Such a small, small game

In the run-up to the 2012 election, two of my colleagues — one a difficult idiot, the other one of my best friends in the department — were always talking about Romney had a good chance to win because the political future markets showed a close race. I told the one I’m friends with that political futures markets are worthless because the amounts of money in it are too small, and a few FOUL-MOUTHED PARTISANS with reasonable scratch can distort the whole thing.

Heh indeedy:

“A new academic paper digging into presidential betting in the final weeks of the 2012 election finds that a single trader lost between $4 million and $7 million placing a flurry of Intrade bets on Mitt Romney — perhaps to make the Republican nominee’s chance of victory appear brighter,” the Wall Street Journal reports.

“The anonymous trader placed 1.2 million pro-Romney contracts, some of which were actually in the form of bets against a Barack Obama victory. The most plausible reason for the betting, the authors conclude, is that ‘this trader could have been attempting to manipulate beliefs about the odds of victory in an attempt to boost fundraising, campaign morale, and turnout.'”






73 replies
  1. 1
    Just Some Fuckhead, Thought Leader says:

    Well fuck, I guess they’ll have to redouble their voter suppression efforts if bullshit political futures markets don’t swing actual elections.

  2. 2
    khead says:

    Can you find out who the anonymous trader likes this Sunday so I can fade them?

  3. 3
    PaulW says:

    And all it cost that trader was $7 million. Sweet dear God Jesus, what a waste of money. What does it tell you about our fucked-up economic recession that someone had that much money on hand to waste, and that they were so desperate to waste it like that?!

  4. 4
    pete says:

    Does this anonymous trader now have beachfront property in La Jolla with a car elevator by any chance?

  5. 5
    Suffern ACE says:

    @PaulW: who says it was the trader’s money? For all we know Victory Now Scared Yet Libs was given Unlimited Corporate Cash by Crossroads to place bets.

  6. 6
    debbie says:

    @PaulW:

    Not quite as wasteful as the Kochs’ $90,000,000. But will they ever learn?

  7. 7

    @PaulW: How do we know it was not Romney himself?
    ETA: I see that Pete got there first.

  8. 8
    Short Bus Bully says:

    Markets manipulated? Un-possible! How can this be?

  9. 9
  10. 10
    Davis X. Machina says:

    The Iowa Electronic Markets, much older than Intrade — its precursor dates to the late ’80’s — are also harder to game. An individual speculator may put at risk in the IEM only between $5 and $500. Putting $5 million in play would require setting up a consortium with 10,000 straw accounts.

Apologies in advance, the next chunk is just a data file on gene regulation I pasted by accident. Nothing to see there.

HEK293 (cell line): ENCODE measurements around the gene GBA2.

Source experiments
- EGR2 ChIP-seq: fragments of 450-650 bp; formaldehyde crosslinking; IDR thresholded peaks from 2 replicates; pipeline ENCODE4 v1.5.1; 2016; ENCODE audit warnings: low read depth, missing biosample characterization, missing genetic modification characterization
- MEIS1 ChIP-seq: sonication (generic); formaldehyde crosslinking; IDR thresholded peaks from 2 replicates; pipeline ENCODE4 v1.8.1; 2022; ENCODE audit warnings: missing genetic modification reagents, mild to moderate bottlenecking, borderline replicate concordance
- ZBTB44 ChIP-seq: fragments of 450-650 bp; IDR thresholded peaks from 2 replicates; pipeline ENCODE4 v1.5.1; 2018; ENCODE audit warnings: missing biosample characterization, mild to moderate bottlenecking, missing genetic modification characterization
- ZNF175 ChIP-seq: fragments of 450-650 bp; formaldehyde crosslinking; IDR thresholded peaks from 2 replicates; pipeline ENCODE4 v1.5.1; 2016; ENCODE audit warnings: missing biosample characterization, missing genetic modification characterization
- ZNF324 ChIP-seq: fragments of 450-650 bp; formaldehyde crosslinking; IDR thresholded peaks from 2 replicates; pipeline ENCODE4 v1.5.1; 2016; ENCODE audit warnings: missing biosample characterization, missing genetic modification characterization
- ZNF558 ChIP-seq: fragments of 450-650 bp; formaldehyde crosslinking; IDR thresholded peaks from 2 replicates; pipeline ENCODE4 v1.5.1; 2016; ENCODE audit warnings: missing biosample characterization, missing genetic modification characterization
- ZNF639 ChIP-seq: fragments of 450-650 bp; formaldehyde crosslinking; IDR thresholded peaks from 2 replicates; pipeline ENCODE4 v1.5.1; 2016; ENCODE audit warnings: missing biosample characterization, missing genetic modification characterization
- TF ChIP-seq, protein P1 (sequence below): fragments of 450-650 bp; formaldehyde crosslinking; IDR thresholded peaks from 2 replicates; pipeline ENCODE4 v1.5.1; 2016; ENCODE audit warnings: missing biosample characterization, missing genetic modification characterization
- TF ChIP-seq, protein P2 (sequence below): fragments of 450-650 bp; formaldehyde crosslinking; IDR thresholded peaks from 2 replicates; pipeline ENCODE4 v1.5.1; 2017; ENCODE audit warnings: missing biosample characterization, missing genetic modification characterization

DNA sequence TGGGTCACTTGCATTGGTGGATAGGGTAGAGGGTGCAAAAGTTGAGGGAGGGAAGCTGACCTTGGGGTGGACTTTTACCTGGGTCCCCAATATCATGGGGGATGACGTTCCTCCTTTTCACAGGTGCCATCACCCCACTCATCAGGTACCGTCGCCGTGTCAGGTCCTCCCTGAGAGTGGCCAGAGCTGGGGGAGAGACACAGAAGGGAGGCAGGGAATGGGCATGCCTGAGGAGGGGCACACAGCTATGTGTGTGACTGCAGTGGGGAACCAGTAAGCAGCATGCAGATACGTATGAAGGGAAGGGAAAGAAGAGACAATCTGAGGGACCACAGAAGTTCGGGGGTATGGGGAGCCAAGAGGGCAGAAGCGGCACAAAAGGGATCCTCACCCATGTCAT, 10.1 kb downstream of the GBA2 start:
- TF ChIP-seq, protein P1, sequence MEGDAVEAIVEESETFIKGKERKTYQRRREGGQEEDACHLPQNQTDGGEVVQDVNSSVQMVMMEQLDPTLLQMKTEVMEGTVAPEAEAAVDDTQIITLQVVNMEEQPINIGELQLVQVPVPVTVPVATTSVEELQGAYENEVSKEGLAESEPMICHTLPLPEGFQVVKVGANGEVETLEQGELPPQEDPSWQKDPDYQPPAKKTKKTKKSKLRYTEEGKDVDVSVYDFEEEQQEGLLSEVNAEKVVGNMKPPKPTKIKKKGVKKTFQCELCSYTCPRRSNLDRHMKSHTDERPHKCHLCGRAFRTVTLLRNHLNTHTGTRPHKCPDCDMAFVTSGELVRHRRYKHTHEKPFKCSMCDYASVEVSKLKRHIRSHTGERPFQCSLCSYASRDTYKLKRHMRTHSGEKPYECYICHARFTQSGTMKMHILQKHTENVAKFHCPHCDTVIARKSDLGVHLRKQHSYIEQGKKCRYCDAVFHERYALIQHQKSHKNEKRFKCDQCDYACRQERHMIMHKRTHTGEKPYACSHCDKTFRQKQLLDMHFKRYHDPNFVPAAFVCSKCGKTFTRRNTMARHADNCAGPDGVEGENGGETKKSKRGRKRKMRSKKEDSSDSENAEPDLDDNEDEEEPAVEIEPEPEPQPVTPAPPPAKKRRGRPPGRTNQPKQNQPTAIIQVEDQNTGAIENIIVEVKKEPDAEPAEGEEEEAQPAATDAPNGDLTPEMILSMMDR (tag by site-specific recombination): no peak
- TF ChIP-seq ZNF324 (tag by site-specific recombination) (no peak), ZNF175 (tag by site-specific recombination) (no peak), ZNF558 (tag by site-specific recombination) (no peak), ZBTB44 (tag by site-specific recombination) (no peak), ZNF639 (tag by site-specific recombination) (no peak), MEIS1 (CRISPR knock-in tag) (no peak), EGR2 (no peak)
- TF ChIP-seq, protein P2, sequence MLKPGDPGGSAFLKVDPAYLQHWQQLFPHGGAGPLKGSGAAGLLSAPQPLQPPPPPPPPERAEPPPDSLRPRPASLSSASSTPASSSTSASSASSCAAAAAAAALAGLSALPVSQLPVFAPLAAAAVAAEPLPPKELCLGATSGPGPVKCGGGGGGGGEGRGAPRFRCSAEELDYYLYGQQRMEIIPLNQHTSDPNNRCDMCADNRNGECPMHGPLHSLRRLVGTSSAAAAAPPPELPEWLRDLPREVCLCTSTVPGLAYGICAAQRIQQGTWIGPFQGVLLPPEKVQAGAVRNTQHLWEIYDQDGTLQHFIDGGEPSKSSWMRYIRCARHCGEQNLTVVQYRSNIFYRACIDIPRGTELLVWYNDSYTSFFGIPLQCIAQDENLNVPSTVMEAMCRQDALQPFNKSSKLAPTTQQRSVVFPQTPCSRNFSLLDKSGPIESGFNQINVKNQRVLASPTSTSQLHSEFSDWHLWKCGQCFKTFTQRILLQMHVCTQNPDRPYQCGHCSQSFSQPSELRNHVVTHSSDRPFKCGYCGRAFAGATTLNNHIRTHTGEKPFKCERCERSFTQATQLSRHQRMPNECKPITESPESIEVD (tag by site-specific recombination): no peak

11. 11
    Baud says:

    @PaulW:

    Sweet dear God Jesus, what a waste of money.

    Isn’t spending $1 on a political futures market a waste of money?

  12. 12
    Redshirt says:

    @debbie: That’s $90,000,000 into the American economy. Straight up job creatin’.

  13. 13
    MikeJ says:

    @Davis X. Machina: Harder to game, but just as useless for prediction. The IEM more accurately reflects beltway conventional wisdom, but sucks at prediction. Look at the price on Kerry and Dean on the day before and after the Iowa caucuses in ’04.

  14. 14
    dmsilev says:

    @pete: Or the campaign apparatus of same. I could seriously see Romney’s gang of morons deciding that they could “win the day” on some newscycle by gaming the market.

  15. 15
    Tissue Thin Pseudonym (JMN) says:

    Is there any chance that ESPN would fawn over Wes Welker the way they do if he were more . . . uhm . . . pigmented?

  16. 16
    Baud says:

    Bitcoins makes more sense than investing in “political futures.”

    I just don’t get it.

  17. 17
    opiejeanne says:

    @PaulW: I can’t even begin to wrap my head around this.

    My friend, I believe we are all in the wrong business if it’s this easy to get a rube to part with that much money legitimately.

  18. 18
    Xecky Gilchrist says:

    That’s a lovely example of conservative magical thinking, all right. If you can’t have a Conservative Nate Silver, you might as well try to rig the game through buying InTrade in hopes it will sway reality.

  19. 19
    The Dangerman says:

    Only 7M? Not Romney then; there’s more in the cushions of his couch.

    Regardless, 7M down the shitter; what a waste.

  20. 20
    MikeJ says:

    @Baud: You can resell your position and make a profit. The ability to win or lose real money is supposed to move it out of the real of a game and make people take it seriously. You can see how well that worked.

  21. 21
    The Moar You Know says:

    I think the “anonymous trader” has a name that rhymes more or less with “Shit Nominee”.

  22. 22
    MikeJ says:

    @The Dangerman:

    Regardless, 7M down the shitter; what a waste.

    That $7M didn’t disappear. It went into the pockets of somebody who didn’t think Romney had that good of a chance.

  23. 23
    Botsplainer says:

    Post Racial America is so glorious!

    http://gawker.com/pennsylvania.....socialflow

    Coatesville Area School District in southeastern Pennsylvania is now demanding all district employees enroll in sensitivity training after two top administrators were caught trading “sickening” and “highly offensive” text messages on district-supplied phones. Superintendent Richard Como and Coatesville High School athletic director Jim Donato resigned Aug. 29 “for personal reasons” after an internal investigation by the school board revealed their love of pretty much all racial slurs.

    http://www.scribd.com/mobile/doc/169978329

  24. 24
    Cacti says:

    @Tissue Thin Pseudonym (JMN):

    Is there any chance that ESPN would fawn over Wes Welker the way they do if he were more . . . uhm . . . pigmented?

    Not a bleeding chance.

    He’s 22nd among active players for career TD receptions. He trails such all-time greats as Plaxico Burress, Santana Moss, and Donald Driver.

  25. 25
    Baud says:

    @MikeJ:

    How would it work if the election were a no-doubter?

  26. 26
    Jay C says: